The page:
Monday, October 26, 2009

Another Big Bomb in Baghdad

It's old news, in a way:

"Death toll rises to 160 in Baghdad bombings"
CNN (October 26, 2009)

"The death toll from twin car bombings in Baghdad climbed to 160, with hundreds more wounded in the deadliest attack in the capital in more than two years, the Interior Ministry said Monday.

"At least 540 people were wounded in Sunday's attacks.

"One of the bombs exploded outside Baghdad's governorate [sic] building, the other outside the justice ministry. The bombs detonated in quick succession about 10:30 a.m., officials said...."

I haven't posted on this before, for several reasons:
  • It's been a busy year for my family
    • A daughter married
    • My father died
  • This latest bombing in Baghdad is
    • A personal tragedy for hundreds - possibly thousands - of people
    • Nothing new
This may sound cold or harsh, but Iraq was under the control of a selfish tyrant for about three decades. Putting together a functional government, getting the sewer systems and power grid working right, and sorting another Versailles-related mess.1

And, getting all that rebuilding and diplomacy done while religious crazies and (probably) Iranian agents are doing their level best to foul up the process? Under the circumstances, I think it's mildly surprising that blasts like Sunday's don't happen more often.

It's not that I don't care: but I've seen nothing to show that this attack represents any sort of change.

It's greatest significance seems to be that the Iraqi government is reacting in what I see as an admirably defiant way. If some bunch had blown up buildings and killed people in Minnesota's capital, I'd much rather have representatives of the governor say that there's no way the terrorists will win, than hear nice gestures of reconciliation.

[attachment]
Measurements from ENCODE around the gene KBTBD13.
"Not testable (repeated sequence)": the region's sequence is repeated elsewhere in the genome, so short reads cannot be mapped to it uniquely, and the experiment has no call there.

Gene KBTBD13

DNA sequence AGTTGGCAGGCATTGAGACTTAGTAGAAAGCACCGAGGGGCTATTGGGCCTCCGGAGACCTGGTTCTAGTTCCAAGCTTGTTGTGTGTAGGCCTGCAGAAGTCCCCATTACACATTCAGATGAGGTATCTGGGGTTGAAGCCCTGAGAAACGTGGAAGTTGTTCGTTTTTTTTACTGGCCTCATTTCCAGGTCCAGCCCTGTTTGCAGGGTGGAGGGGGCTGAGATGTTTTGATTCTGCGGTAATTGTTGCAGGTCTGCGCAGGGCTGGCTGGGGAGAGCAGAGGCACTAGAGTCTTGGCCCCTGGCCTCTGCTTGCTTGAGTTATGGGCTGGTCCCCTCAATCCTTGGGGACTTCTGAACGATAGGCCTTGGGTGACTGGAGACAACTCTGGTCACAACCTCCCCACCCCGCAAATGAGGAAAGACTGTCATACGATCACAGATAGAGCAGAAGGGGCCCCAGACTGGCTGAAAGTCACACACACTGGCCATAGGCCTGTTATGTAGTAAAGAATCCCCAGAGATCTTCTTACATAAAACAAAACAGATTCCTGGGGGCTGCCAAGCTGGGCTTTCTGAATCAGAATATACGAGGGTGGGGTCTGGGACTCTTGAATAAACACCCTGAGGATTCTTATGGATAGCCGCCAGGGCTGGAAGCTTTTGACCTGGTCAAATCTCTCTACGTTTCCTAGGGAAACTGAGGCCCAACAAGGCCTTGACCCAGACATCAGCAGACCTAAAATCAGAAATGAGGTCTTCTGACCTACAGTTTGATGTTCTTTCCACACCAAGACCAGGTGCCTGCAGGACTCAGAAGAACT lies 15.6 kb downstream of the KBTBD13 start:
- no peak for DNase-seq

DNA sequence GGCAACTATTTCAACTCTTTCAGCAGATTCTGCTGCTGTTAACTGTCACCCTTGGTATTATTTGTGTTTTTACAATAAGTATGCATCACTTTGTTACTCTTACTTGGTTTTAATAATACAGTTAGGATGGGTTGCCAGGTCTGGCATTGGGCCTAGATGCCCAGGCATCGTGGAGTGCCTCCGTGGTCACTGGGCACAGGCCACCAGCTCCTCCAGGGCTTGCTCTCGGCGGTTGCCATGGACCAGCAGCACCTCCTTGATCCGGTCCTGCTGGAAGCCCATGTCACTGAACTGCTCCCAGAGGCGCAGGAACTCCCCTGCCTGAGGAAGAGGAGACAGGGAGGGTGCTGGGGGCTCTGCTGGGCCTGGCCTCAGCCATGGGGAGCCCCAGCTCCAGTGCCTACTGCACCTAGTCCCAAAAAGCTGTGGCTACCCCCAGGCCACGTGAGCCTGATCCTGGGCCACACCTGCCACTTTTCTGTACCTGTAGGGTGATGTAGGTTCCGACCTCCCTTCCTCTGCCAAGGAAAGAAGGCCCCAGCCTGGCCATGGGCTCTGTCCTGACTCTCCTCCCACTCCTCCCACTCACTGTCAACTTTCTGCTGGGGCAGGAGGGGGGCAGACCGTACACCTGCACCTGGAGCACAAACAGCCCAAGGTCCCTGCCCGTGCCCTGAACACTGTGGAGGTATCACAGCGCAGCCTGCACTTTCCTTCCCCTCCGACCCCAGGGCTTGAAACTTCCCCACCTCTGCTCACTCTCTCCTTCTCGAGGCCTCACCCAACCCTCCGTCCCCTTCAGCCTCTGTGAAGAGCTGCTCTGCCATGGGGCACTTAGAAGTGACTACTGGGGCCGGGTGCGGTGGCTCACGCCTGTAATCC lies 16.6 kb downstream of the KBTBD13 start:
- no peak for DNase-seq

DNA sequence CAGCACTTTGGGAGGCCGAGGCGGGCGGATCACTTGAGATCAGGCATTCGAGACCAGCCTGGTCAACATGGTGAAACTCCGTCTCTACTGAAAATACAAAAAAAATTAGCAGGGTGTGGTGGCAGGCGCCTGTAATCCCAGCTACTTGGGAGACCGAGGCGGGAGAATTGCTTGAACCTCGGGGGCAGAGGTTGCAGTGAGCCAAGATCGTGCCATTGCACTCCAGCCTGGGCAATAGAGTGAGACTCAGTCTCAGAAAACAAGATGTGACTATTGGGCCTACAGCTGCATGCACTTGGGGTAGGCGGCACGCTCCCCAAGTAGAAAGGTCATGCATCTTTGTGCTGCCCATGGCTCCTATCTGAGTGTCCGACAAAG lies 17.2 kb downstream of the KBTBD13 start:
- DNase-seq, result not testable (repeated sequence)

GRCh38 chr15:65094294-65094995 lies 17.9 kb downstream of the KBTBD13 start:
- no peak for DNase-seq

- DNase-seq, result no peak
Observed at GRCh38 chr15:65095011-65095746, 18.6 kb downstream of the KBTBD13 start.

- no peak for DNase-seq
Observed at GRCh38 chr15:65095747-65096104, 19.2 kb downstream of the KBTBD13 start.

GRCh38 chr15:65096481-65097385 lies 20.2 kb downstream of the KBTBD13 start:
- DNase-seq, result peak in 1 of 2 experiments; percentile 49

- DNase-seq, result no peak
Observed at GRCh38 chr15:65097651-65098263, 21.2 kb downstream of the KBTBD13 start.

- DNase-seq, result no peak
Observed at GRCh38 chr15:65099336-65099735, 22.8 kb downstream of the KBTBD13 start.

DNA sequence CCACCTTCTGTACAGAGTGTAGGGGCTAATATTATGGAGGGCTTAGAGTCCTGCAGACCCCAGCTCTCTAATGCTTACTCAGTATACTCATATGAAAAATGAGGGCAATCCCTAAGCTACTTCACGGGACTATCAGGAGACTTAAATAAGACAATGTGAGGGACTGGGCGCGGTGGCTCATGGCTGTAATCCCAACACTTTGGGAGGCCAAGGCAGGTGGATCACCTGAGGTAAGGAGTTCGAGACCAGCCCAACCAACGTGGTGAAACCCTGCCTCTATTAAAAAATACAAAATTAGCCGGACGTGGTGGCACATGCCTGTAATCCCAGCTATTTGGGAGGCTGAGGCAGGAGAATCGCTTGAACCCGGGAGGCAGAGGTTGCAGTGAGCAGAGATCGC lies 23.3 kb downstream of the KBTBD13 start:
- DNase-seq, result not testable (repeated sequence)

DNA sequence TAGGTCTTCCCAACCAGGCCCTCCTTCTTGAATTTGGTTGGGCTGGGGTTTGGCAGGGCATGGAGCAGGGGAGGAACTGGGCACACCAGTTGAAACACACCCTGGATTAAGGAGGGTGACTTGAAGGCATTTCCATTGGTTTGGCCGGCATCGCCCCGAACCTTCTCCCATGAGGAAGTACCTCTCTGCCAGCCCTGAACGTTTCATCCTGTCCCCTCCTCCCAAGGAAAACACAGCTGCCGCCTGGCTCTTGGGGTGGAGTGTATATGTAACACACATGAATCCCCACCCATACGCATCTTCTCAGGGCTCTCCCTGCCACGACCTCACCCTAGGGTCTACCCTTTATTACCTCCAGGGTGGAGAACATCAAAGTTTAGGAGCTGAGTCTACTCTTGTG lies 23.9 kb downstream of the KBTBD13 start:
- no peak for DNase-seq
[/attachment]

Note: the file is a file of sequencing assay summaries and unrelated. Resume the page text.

But, I'll admit that I'm biased. I don't approve of terrorism, and don't want the likes of Al Qaeda to win.
1 I know: a lot has happened since 1919. But I don't think today's situation was helped by telling Kurds, for example, that they had to put up with boundaries drawn by foreigners, based in part on what luminaries like President Wilson thought, and administrative divisions set up by the Ottoman Empire.


Shane Shirley said...

When is this crap going to end? I think never right? Sad, but true eh? How do we stop Radical Islam?

Brian H. Gill said...

Shane at Environmental Health-Wellness-Beauty,

People have been acting like people since the start of recorded history, several thousand years ago - and the archaeological and paleontological records suggest that we've been acting like ourselves for much longer.

Right now, radical Islam is a real problem for people who aren't 'sufficiently Islamic.' As to stopping the crazies?

In the short term, I think that direct, intelligently-applied military force, coupled with a willingness to investigate terrorist's activities before they commit mass murder, is the best - possibly the only - practical approach.

Leaders of Al Qaeda and the Taliban will not, I think, stop being naughty and start being nice just because someone asks them - no matter how nicely they're asked.

In the long term, I think people who follow Islam and who are not happy with the terrorists will have to decide what it is that they believe - and whether they'll tolerate the terrorists.

Just a thought.

Unique, innovative candles

Visit us online:
Spiral Light CandleFind a Retailer
Spiral Light Candle Store


Note! Although I believe that these websites and blogs are useful resources for understanding the War on Terror, I do not necessarily agree with their opinions. 1 1 Given a recent misunderstanding of the phrase "useful resources," a clarification: I do not limit my reading to resources which support my views, or even to those which appear to be accurate. Reading opinions contrary to what I believed has been very useful at times: sometimes verifying my previous assumptions, sometimes encouraging me to change them.

Even resources which, in my opinion, are simply inaccurate are sometimes useful: these can give valuable insights into why some people or groups believe what they do.

In short, It is my opinion that some of the resources in this blogroll are neither accurate, nor unbiased. I do, however, believe that they are useful in understanding the War on Terror, the many versions of Islam, terrorism, and related topics.